With multiple road-wins against the Mavericks — and one each over the Miami HEAT, the Utah Jazz, and the Denver Nuggets — what’s not to appreciate? The Lakers appear to be the clear front runner in the Western Conference and their impressive road record is a large reason why.

No. 2: Milwaukee Bucks (18-4)

On top of the road-win totem with the Lakers sits the Milwaukee Bucks. They’ve been every bit as dominating as the Lakers, which is helped, in part, to the much-weaker bottom of the Eastern Conference. But this by no means is a knock on their talent level. Just like the Lakers are the current kings of the West, the Bucks are dominating the East.

Giannis Antetokounmpo appears ready to secure his second consecutive MVP award. He’s even more dominant than he was last year and he’s finally shooting the three at a respectable clip.

While Antetokounmpo’s numbers seem to be pretty steady overall when compared to his road numbers, Eric Bledsoe and Khris Middleton both see a bump in production when playing away from their home arena. Although the Bucks have an insanely-impressive point differential of plus-13.8 at home, it dips to just plus-11.4 when they play on the road. This is a true testament to their consistency as they travel.

The Bucks appear to lack the road-win resume that the Lakers bolster, but with solid wins against the Los Angeles Clippers and Houston Rockets, they can clearly take care of business against evenly-matched opponents.

No. 3: Dallas Mavericks (14-5)

By far and large the biggest surprise this NBA season has been the Mavericks. A few smart people probably had them penciled in as a surprise eighth-seed, but it’s almost a guarantee no one had them in as a playoff lock as early as December.

The reason they’re playing so well? Luka Doncic. He’s only half an assist away from averaging a triple-double on the road and he’s scoring more to boot. In fact, the Mavericks are averaging just 115.1 points at home compared to a whopping 118.6 on the road.

What’s even crazier is the fact that Dallas’ offensive rating while on the road not only leads the NBA — it’s over four full points greater than the Lakers at No. 2. The gap between them and second place is as big as the space between Los Angeles and the eleventh-ranked team.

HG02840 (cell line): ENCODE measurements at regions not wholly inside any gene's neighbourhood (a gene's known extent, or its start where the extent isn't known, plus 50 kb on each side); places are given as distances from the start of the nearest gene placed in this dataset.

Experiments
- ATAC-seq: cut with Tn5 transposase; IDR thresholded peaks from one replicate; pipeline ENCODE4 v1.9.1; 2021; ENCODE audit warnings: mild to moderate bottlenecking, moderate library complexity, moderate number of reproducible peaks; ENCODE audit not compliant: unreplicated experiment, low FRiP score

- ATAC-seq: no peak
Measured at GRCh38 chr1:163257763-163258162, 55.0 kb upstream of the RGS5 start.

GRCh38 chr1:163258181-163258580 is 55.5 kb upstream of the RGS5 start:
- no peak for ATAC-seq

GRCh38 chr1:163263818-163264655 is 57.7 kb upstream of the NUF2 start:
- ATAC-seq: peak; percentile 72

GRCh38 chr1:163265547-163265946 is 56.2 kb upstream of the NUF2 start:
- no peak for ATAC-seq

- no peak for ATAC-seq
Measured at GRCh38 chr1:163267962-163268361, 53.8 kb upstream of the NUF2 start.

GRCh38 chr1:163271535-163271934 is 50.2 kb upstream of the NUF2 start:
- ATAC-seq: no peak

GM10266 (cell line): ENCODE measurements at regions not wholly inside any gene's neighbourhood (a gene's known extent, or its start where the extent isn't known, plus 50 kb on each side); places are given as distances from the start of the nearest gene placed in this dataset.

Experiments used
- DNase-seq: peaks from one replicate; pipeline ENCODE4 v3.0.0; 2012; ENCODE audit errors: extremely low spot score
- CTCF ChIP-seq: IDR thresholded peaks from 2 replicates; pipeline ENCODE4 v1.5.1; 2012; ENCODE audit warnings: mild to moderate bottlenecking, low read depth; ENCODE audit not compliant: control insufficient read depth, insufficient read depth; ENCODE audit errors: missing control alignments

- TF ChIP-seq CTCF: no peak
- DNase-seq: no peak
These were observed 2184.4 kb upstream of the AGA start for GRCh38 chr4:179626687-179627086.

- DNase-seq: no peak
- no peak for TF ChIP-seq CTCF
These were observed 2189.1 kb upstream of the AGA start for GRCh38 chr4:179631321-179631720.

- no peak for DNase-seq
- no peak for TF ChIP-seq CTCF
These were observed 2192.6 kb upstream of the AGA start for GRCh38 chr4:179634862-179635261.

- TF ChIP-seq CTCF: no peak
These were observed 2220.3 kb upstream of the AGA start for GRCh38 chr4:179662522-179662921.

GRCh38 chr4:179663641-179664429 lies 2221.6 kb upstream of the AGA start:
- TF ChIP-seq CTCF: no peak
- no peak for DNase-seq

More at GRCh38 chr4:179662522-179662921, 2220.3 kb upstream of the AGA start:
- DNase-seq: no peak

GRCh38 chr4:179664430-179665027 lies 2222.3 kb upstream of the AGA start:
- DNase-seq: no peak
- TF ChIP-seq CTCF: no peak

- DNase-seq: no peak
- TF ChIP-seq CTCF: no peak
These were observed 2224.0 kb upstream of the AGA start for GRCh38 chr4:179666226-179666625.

The Mavericks boast quite the slate of road wins including the Nuggets, Lakers, Bucks, Rockets and Philadelphia 76ers. Yes, you read all those names right. One thing is for certain, the Mavericks will be a nightmare for whoever has to play them in the playoffs – regardless of seeding.

No. 4: Toronto Raptors (14-7)

You would think that after Kawhi Leonard’s departure that the Raptors would have slightly folded, but they’ve almost picked up right where they left off. Sure, Leonard’s absence was going to leave some sort of void, but it’s amazing just how well Toronto has fared this season.

They boast the second-best road defense with a rating of 102.7, just behind the Bucks. They also have the fourth-best net rating away from home.

The three-headed monster of Pascal Siakam, Fred VanVleet and Kyle Lowry has been as effective on the road as it has been at home. Thanks to the ever-improving play of Siakam, Toronto should comfortably find themselves with home-court advantage come playoff time. They might not have what it takes to repeat as champions, but they’re absolutely going to make life tough for whomever they end up facing.

Solid road wins against the Boston Celtics and Lakers certainly look impressive on the resume, but they’ll need to continue to improve as a unit if they want to make any noise in the playoffs.

No. 5: Denver Nuggets (13-7)

The Nuggets are having an interesting season. Gary Harris hasn’t been playing well at all, Jamal Murray hasn’t been turning heads either, but Nikola Jokic is still feasting on any opposing center thrown his way.

The biggest surprise so far? The stellar play of second-year rookie Michael Porter Jr. He’s only averaging about 15 minutes per game but, on the road, he’s scoring 8.3 points per game on 56 percent from the field and 51.6 percent from three. His NBA sample sizes aren’t quite big enough yet, but it’s becoming more and more clear just how good he’ll become.